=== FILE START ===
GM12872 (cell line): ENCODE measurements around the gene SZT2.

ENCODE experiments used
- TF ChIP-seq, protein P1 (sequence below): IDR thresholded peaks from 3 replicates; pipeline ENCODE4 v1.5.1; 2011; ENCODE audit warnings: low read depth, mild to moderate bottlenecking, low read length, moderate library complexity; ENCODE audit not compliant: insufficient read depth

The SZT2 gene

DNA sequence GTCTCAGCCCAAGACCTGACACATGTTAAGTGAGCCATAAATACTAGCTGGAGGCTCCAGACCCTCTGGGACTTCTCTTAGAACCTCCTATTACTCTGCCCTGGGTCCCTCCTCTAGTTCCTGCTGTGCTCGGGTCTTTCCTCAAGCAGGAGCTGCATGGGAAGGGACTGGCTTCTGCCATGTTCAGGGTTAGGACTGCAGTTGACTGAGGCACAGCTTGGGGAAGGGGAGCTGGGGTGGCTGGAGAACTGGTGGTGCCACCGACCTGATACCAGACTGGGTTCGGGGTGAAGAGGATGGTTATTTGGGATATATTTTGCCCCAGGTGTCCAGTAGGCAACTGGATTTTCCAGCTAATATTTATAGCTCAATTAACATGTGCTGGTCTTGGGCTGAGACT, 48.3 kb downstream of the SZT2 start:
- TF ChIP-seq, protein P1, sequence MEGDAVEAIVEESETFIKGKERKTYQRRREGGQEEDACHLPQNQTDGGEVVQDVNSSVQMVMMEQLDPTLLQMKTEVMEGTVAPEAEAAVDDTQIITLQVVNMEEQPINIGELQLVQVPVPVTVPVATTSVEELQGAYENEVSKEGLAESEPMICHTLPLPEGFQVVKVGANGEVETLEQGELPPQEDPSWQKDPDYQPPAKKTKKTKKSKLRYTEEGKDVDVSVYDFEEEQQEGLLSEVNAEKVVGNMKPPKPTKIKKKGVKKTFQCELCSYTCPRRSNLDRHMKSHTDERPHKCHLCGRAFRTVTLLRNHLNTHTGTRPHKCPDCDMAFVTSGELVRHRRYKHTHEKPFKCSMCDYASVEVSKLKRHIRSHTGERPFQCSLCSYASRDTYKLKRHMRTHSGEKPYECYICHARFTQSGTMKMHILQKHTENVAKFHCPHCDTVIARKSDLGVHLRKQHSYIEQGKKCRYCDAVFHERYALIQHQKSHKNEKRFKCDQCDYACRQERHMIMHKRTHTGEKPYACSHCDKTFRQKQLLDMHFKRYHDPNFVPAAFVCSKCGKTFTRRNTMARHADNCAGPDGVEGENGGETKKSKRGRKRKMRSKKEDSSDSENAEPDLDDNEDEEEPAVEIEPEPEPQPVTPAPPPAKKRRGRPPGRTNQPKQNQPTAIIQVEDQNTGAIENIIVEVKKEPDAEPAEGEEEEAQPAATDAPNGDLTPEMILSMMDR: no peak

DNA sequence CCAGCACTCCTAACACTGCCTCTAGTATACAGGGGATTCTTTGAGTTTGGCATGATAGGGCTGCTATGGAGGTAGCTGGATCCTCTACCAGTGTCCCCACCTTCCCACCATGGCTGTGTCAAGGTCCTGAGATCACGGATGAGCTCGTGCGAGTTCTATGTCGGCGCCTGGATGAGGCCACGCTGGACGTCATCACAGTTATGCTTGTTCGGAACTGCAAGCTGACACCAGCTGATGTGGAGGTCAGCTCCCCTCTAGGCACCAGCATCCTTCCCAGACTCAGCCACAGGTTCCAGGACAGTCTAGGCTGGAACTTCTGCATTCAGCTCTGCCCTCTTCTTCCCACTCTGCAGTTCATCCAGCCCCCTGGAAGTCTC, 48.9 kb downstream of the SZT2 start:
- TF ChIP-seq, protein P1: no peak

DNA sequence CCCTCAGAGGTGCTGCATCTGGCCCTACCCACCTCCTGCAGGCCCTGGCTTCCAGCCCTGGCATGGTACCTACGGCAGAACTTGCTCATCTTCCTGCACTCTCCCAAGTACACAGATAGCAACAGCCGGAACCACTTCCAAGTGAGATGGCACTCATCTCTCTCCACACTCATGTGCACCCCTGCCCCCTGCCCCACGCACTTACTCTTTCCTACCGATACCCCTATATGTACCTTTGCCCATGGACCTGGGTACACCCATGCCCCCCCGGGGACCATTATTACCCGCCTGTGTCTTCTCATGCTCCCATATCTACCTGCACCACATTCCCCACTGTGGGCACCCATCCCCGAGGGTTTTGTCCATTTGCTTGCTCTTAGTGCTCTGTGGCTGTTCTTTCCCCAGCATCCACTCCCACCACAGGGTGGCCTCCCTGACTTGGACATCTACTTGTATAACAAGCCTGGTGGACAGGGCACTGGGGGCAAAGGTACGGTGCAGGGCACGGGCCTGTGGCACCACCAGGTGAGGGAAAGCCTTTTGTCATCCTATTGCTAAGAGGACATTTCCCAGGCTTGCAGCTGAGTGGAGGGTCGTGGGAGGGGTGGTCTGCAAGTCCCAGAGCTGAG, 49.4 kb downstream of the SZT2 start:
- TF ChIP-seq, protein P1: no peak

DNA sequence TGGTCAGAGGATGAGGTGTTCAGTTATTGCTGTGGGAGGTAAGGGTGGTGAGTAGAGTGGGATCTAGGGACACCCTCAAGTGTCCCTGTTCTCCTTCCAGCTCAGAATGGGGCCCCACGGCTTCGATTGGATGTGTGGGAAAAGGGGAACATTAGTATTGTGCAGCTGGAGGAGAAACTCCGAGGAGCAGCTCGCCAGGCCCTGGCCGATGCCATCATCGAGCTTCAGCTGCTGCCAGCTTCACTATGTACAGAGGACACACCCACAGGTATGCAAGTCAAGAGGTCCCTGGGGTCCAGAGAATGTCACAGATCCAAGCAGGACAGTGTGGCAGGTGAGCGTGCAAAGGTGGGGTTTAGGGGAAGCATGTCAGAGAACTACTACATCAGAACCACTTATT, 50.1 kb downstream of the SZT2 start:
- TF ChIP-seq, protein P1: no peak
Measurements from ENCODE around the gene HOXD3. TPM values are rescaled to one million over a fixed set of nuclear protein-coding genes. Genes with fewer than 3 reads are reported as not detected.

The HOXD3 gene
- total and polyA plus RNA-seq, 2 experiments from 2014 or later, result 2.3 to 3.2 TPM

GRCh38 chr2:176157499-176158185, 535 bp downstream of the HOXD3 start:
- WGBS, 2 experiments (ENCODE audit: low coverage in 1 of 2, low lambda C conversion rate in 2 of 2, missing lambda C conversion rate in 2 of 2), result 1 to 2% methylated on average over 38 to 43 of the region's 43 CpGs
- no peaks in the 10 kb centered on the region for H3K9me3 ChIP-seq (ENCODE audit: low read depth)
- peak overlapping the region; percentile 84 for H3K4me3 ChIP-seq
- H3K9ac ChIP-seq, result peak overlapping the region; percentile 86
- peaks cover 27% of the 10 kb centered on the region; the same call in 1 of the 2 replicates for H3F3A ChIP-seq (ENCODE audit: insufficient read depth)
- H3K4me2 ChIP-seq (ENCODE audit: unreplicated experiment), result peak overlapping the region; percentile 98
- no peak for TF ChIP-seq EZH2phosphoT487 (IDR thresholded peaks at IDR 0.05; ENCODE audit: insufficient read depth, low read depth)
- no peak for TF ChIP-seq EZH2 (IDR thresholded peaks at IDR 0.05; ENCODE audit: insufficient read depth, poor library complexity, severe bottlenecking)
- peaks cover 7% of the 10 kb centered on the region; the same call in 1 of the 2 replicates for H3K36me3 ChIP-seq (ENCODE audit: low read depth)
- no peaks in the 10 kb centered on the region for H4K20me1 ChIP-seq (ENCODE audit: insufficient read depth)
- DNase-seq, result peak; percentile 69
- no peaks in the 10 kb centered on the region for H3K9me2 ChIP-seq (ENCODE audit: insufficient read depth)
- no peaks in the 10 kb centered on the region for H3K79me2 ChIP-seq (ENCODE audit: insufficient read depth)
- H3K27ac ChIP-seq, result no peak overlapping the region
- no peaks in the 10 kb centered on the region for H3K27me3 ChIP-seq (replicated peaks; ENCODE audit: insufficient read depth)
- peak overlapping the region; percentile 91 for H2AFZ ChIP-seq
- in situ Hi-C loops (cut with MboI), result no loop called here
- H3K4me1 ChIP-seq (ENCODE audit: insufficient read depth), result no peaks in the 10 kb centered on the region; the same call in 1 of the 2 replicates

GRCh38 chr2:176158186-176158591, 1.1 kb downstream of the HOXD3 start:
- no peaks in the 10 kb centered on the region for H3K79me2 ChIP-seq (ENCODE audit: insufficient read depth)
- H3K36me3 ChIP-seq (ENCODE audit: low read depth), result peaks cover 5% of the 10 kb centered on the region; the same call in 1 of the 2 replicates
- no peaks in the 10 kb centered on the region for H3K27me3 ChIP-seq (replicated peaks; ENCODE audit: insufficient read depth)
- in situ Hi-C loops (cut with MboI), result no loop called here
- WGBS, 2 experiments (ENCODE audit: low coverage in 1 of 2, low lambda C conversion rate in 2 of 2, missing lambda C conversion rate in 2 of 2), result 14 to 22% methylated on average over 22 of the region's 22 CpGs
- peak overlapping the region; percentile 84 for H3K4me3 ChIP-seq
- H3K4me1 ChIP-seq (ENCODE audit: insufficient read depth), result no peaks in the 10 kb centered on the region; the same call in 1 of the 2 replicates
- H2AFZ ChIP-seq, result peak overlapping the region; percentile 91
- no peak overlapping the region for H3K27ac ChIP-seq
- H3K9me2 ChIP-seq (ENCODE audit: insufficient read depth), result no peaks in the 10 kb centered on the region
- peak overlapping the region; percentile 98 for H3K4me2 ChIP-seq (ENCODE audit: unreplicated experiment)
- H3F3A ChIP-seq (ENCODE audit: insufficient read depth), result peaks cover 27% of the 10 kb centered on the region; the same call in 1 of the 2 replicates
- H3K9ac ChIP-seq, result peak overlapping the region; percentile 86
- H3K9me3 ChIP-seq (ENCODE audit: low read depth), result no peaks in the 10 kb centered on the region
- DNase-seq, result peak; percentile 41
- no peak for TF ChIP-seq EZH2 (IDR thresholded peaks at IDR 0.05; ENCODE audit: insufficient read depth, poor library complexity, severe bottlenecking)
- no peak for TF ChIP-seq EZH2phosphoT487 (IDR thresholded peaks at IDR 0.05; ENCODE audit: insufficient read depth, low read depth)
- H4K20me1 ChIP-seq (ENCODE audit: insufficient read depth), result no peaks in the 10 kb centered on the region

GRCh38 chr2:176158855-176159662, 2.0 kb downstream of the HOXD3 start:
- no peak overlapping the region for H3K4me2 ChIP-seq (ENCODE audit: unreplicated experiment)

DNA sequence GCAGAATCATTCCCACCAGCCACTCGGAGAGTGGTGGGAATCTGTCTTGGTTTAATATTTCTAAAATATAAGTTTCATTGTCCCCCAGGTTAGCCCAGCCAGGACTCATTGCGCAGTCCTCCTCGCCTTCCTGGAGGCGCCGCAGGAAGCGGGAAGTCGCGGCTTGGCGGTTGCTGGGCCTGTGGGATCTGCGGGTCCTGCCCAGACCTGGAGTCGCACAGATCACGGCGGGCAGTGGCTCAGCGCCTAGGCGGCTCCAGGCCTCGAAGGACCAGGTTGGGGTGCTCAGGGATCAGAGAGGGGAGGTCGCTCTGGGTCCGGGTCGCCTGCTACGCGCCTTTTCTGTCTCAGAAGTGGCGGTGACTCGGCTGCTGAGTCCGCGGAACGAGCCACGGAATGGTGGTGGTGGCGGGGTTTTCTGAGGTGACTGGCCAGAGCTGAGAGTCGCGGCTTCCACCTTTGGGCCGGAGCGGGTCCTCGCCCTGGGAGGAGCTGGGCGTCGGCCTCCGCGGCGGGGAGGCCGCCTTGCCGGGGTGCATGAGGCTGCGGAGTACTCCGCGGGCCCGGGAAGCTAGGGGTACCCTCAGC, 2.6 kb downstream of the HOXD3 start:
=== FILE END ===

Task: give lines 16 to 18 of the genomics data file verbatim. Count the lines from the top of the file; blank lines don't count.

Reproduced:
GRCh38 chr2:176157499-176158185, 535 bp downstream of the HOXD3 start:
- WGBS, 2 experiments (ENCODE audit: low coverage in 1 of 2, low lambda C conversion rate in 2 of 2, missing lambda C conversion rate in 2 of 2), result 1 to 2% methylated on average over 38 to 43 of the region's 43 CpGs
- no peaks in the 10 kb centered on the region for H3K9me3 ChIP-seq (ENCODE audit: low read depth)